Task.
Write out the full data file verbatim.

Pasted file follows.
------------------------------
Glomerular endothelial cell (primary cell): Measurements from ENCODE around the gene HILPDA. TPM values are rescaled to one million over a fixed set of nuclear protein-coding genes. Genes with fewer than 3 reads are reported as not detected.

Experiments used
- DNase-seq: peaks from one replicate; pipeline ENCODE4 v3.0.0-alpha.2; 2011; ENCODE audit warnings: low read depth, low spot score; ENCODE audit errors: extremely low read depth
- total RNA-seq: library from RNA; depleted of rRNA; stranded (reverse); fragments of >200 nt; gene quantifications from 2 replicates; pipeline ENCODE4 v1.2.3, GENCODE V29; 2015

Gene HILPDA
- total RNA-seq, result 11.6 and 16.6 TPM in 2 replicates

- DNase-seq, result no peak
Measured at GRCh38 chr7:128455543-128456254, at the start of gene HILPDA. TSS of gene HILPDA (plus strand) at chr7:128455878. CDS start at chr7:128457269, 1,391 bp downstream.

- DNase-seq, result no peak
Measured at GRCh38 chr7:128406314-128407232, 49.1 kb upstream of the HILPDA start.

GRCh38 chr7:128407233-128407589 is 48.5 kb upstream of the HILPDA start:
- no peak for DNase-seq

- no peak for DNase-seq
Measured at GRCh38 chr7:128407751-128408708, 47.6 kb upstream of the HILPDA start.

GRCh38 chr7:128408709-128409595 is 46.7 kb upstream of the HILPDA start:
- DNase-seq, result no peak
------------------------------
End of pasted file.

Glomerular endothelial cell (primary cell): Measurements from ENCODE around the gene HILPDA. TPM values are rescaled to one million over a fixed set of nuclear protein-coding genes. Genes with fewer than 3 reads are reported as not detected.

Experiments used
- DNase-seq: peaks from one replicate; pipeline ENCODE4 v3.0.0-alpha.2; 2011; ENCODE audit warnings: low read depth, low spot score; ENCODE audit errors: extremely low read depth
- total RNA-seq: library from RNA; depleted of rRNA; stranded (reverse); fragments of >200 nt; gene quantifications from 2 replicates; pipeline ENCODE4 v1.2.3, GENCODE V29; 2015

Gene HILPDA
- total RNA-seq, result 11.6 and 16.6 TPM in 2 replicates

- DNase-seq, result no peak
Measured at GRCh38 chr7:128455543-128456254, at the start of gene HILPDA. TSS of gene HILPDA (plus strand) at chr7:128455878. CDS start at chr7:128457269, 1,391 bp downstream.

- DNase-seq, result no peak
Measured at GRCh38 chr7:128406314-128407232, 49.1 kb upstream of the HILPDA start.

GRCh38 chr7:128407233-128407589 is 48.5 kb upstream of the HILPDA start:
- no peak for DNase-seq

- no peak for DNase-seq
Measured at GRCh38 chr7:128407751-128408708, 47.6 kb upstream of the HILPDA start.

GRCh38 chr7:128408709-128409595 is 46.7 kb upstream of the HILPDA start:
- DNase-seq, result no peak